Board divided over city takeover of Seattle Indian Services Commission
Current and former board members of the Seattle Indian Services Commission have sparred for years over finances and how to repair the commission’s two buildings.
Mayor Mike McGinn took over the ailing commission in October, ousting four of its board members and installing the city’s director of finance and administration, Fred Podesta, as chair of the commission’s board. Now, those parties are arguing over who is authorized to represent the organization.
One longtime board member is leading the charge against the takeover. In October, Andrina Abada filed a lawsuit against the city for the takeover, claiming that the Seattle City Council and McGinn did not have the authority to oust four of the board members. The city is attempting to change leadership in order to wrest control of the commission’s properties, she said.
Not every longtime board member agrees. To clarify their stance, three remaining members passed a resolution distancing themselves from the lawsuit.
Longstanding problems with the commission contributed to a string of bad reports from the Washington State Auditor.
According to a 2011 audit, the Seattle Indian Center, which operates on the commission’s property, was behind on its rent; a former commission administrator had used the organization’s funds to pay off personal debts; and the buildings were poorly maintained and in need of repairs the commission could not afford. The commission owns the Leschi and Pearl Warren buildings in the International District, which house health services, a shelter, a food bank and child care to serve the American Indian and Alaska Native community.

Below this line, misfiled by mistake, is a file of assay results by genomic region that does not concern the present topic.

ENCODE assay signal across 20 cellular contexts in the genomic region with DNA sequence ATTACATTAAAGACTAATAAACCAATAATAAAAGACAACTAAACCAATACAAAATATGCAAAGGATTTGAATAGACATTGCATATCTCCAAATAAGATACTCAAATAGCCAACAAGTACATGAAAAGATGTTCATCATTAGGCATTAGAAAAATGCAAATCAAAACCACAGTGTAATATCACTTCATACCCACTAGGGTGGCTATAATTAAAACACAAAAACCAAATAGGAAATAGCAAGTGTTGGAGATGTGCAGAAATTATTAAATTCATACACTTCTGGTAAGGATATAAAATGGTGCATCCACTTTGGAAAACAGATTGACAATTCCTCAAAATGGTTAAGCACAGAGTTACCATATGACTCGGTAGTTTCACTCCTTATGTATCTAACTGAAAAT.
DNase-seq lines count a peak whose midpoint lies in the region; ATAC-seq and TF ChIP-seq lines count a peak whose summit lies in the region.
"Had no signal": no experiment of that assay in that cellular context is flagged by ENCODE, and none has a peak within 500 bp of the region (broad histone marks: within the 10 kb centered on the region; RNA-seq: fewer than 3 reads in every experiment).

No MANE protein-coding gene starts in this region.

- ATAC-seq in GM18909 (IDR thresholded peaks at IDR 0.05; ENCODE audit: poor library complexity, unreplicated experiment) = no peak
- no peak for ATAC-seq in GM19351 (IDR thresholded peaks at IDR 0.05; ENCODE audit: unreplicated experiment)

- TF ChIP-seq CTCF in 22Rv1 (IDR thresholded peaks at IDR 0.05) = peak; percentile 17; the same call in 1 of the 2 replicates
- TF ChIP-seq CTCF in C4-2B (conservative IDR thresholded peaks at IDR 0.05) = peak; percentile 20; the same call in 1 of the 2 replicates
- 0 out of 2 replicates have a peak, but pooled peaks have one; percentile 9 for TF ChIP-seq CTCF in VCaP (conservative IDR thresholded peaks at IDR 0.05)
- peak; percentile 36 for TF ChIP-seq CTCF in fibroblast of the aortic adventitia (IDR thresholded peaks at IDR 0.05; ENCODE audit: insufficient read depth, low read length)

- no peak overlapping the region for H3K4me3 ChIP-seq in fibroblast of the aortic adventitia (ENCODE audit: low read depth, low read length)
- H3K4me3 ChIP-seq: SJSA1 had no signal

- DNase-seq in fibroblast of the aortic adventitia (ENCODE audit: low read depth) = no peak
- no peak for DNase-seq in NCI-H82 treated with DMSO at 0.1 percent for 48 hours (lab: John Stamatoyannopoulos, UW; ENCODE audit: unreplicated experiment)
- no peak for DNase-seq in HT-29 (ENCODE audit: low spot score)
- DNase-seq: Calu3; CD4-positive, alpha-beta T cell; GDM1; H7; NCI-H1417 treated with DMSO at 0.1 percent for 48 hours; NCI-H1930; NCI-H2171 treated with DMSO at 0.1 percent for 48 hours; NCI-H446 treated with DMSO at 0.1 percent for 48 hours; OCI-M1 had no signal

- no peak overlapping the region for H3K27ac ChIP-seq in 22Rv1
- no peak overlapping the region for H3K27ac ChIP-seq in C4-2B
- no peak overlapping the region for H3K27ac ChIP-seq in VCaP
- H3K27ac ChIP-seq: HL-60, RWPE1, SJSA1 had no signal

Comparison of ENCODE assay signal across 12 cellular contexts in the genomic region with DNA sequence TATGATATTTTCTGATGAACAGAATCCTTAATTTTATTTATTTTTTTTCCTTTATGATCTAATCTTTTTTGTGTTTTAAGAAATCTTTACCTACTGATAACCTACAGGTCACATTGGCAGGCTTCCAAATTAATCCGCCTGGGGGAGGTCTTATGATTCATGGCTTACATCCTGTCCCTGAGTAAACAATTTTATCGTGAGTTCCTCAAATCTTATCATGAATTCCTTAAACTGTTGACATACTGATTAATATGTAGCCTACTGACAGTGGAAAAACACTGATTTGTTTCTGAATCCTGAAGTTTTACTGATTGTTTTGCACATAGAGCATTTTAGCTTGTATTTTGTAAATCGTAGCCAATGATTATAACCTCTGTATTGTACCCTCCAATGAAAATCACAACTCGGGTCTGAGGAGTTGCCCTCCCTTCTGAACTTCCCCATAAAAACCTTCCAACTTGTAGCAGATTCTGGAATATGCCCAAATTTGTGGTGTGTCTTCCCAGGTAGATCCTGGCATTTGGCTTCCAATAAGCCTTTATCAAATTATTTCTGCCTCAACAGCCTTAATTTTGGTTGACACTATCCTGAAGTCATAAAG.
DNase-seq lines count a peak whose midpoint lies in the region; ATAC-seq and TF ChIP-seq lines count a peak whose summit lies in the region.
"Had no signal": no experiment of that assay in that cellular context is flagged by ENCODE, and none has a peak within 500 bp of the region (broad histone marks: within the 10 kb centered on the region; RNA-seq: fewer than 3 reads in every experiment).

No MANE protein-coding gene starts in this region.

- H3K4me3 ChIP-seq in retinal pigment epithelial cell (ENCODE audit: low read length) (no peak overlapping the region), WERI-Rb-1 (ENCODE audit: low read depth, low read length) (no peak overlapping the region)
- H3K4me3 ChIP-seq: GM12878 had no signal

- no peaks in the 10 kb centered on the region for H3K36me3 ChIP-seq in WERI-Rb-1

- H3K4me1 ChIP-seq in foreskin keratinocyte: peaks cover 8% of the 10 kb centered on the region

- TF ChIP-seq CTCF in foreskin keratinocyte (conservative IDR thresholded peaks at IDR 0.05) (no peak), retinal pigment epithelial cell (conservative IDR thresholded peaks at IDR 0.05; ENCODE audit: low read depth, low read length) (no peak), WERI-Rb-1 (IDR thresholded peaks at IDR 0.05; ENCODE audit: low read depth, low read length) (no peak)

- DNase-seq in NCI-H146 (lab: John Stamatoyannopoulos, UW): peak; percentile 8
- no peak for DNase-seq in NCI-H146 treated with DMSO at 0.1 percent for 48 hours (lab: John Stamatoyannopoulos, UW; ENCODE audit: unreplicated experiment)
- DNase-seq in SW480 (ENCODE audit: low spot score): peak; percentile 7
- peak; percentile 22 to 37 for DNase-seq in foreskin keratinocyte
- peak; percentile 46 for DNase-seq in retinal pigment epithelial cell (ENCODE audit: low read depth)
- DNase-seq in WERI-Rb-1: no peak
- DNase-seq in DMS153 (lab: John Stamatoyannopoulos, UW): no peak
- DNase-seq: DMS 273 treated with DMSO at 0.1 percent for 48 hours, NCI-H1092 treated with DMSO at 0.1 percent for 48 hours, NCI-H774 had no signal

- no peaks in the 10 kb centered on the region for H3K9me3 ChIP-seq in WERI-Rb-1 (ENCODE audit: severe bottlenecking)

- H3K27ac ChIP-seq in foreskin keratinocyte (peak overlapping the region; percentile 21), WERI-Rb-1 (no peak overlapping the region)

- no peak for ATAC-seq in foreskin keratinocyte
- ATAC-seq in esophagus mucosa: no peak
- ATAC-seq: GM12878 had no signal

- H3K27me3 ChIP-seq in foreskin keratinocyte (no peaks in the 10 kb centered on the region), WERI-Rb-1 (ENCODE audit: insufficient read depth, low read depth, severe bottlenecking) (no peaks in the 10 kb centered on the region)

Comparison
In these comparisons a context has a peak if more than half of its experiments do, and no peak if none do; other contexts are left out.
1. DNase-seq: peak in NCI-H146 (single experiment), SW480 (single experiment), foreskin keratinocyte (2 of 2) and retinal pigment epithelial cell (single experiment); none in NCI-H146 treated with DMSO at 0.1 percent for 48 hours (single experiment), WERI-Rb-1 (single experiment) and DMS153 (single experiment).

Because the city is a guarantor on $6.7 million in bonds the commission owes on the two properties, the Seattle City Council took action. The commission has little cash on hand and is not collecting enough rent from the Seattle Indian Center, so it risks defaulting.
McGinn removed board members from the Seattle Indian Health Board and the Seattle Indian Center to avoid a situation where board members who are setting the rents for the property owned by the commission are at the same time representing the organizations who are paying those rents.
The mayor’s new board met for the first time Nov. 7 in a small room in City Hall. Podesta and board member Augustine McCaffery were the only members present. Iris Friday and Randy Lewis attended via speaker phone. Andrina Abada has said she would not attend meetings Podesta schedules because she does not recognize his authority.
Fewer than 30 others attended. Most were tenants of SHARE shelters and tent cities. SHARE operates one shelter at the Seattle Indian Center and asked the city to retain the program as well as the food bank and child care center.
Podesta said the purpose of the meeting was to maintain the two buildings and get the commission moving toward financial stability. In addition to rejecting Abada’s lawsuit, the board passed a resolution allowing the city to assess the value and condition of the two buildings.
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